On July 10th, 1943, the allied armies landed on the south coast of Sicily and, thrusting northwards, began their conquest of the island. The task of occupation was divided between the American and combined British and Canadian forces, the former including in their command a small contingent of Free French. The Anglo-Canadian army advancing up the east coast found an enemy poorly equipped to offer resistance. A great deal of ingenuity had gone into the construction of painted wooden cannon, artfully contrived to discharge firecrackers and thus draw fire, which deceived nobody. Key positions were defended by captured Russian guns which could not be fired because no one had been able to translate the operational manuals. Some battery commanders had no idea that they were about to be attacked as the telephone lines connecting them to their headquarters had not yet been laid. In one case, infantry rushed into battle had received an emergency issue of mouth organs but no ammunition. Yet all things considered, despite the fact that they were out-gunned, outnumbered by five to one, and faced by battle-toughened veterans of the Africa campaign, the Italians fought back well and sometimes desperately. It cost the British and Canadian army five slogging weeks, some stiff engagements, and several thousand casualties to reach their objective : the town of Messina on the northeast tip of the island.

The Americans, to whom had been allotted the seemingly stiffer proposition of subduing the mountainous centre and western half of the island, carried out their share of the operation with great speed. After a short initial period when the American Seventh Army seemed almost to be awaiting the signal to move, it suddenly began a brisk advance up two main roads towards Palermo, reaching the north coast of Sicily in only seven days and with hardly a shot fired. General Patton was to describe this campaign as ‘the fastest blitzkrieg in history’. It was certainly the least costly: casualties, once the Seventh Army had broken out of its beachheads, being negligible.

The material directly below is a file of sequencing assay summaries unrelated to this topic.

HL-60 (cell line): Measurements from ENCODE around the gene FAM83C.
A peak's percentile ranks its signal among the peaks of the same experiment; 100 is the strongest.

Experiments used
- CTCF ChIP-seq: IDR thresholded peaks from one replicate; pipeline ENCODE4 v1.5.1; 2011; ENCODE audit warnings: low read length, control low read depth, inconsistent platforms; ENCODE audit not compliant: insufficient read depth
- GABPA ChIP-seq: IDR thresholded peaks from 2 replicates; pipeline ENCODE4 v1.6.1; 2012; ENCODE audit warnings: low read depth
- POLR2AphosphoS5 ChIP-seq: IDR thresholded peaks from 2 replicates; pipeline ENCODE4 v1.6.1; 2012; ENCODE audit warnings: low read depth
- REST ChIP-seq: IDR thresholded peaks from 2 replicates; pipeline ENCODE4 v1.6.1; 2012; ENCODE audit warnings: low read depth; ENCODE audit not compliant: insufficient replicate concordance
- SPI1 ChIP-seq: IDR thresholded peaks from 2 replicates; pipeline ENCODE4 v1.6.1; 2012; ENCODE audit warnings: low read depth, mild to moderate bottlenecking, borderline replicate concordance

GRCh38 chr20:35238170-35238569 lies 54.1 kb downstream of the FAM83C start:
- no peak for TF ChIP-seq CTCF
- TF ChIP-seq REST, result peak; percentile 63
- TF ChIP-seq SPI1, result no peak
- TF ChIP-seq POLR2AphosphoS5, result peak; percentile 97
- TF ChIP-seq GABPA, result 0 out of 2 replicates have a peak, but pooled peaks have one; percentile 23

The key-point in the Italo-German defence system was the area of Mount Cammarata near the towns of Villalba and Mussomeli, and here, in positions dominating both main roads along which the Americans were certain to advance, a mixed brigade of motorised artillery, anti- aircraft guns and 88mm anti-tank guns, plus a squadron of German tanks, including several Tigers, waited to give battle. The Cammarata redoubt had been most carefully chosen. This craggy solitude, with its concealed ravines and its caves reached by secret paths, had been the home of armed resistance since Roman antiquity and had sheltered slave rebellions that had taken decades to quell. Only a few miles away, and in similar terrain, the bandit Giuliano was shortly to hold two fully equipped divisions in check with a force of only a hundred men. In command of the defenders was a Colonel Salemi, a veteran described as possessing an inflexible sense of duty. The Colonel was pessimistic about the final outcome of the battle in view of the lack of air-cover, but he had no doubt of his ability to halt the American advance for a valuable period of days, or even weeks. Cammarata might, in fact, have supplied a foretaste of the unhappy experience of Cassino.